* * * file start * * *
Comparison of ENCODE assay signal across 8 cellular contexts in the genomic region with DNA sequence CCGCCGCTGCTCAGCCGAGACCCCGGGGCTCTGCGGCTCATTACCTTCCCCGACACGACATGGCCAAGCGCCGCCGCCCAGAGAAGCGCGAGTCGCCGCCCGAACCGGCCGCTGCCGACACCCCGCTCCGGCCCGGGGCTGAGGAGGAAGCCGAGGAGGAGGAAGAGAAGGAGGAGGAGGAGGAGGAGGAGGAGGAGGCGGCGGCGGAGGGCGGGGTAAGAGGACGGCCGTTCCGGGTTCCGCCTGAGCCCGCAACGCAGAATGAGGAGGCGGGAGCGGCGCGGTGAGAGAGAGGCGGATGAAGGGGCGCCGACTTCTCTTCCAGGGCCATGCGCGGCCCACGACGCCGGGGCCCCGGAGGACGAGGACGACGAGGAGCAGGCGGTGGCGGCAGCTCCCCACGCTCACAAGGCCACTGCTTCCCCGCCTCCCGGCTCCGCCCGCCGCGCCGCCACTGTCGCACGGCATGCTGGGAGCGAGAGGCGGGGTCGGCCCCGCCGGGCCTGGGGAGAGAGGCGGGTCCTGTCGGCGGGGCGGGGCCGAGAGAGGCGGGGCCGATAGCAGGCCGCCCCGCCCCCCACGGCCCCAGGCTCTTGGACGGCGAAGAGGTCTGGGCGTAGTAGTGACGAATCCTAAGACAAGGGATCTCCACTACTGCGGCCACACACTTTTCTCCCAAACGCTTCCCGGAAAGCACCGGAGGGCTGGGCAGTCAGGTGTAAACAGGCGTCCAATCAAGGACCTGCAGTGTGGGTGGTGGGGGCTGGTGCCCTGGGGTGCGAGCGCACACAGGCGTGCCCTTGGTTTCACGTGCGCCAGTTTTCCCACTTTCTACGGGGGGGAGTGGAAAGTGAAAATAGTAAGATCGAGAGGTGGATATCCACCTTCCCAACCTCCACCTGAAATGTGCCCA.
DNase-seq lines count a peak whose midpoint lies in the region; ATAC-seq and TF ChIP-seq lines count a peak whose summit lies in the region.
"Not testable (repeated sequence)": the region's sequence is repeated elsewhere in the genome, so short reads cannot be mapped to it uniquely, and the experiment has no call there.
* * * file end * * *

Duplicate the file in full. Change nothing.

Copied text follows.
Comparison of ENCODE assay signal across 8 cellular contexts in the genomic region with DNA sequence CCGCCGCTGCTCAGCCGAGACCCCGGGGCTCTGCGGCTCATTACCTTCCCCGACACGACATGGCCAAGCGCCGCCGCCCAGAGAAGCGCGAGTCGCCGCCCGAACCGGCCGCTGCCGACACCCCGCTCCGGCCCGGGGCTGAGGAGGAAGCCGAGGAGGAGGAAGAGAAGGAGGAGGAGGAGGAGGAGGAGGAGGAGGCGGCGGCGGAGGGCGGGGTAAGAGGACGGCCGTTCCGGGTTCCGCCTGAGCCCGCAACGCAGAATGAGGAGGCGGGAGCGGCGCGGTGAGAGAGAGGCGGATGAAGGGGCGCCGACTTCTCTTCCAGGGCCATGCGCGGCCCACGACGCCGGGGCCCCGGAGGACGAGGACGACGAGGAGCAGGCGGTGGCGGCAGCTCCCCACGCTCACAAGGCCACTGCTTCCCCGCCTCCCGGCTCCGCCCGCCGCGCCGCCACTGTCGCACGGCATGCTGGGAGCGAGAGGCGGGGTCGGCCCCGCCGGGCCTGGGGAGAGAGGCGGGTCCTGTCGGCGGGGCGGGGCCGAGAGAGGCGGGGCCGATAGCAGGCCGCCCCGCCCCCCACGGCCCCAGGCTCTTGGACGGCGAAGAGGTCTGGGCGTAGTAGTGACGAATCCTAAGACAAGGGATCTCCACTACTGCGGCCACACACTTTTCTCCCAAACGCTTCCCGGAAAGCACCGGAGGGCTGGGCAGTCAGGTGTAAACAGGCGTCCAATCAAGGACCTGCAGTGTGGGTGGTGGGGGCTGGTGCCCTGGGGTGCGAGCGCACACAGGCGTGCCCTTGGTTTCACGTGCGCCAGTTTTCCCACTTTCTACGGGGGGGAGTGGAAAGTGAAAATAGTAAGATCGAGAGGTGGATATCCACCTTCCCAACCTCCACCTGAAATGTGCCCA.
DNase-seq lines count a peak whose midpoint lies in the region; ATAC-seq and TF ChIP-seq lines count a peak whose summit lies in the region.
"Not testable (repeated sequence)": the region's sequence is repeated elsewhere in the genome, so short reads cannot be mapped to it uniquely, and the experiment has no call there.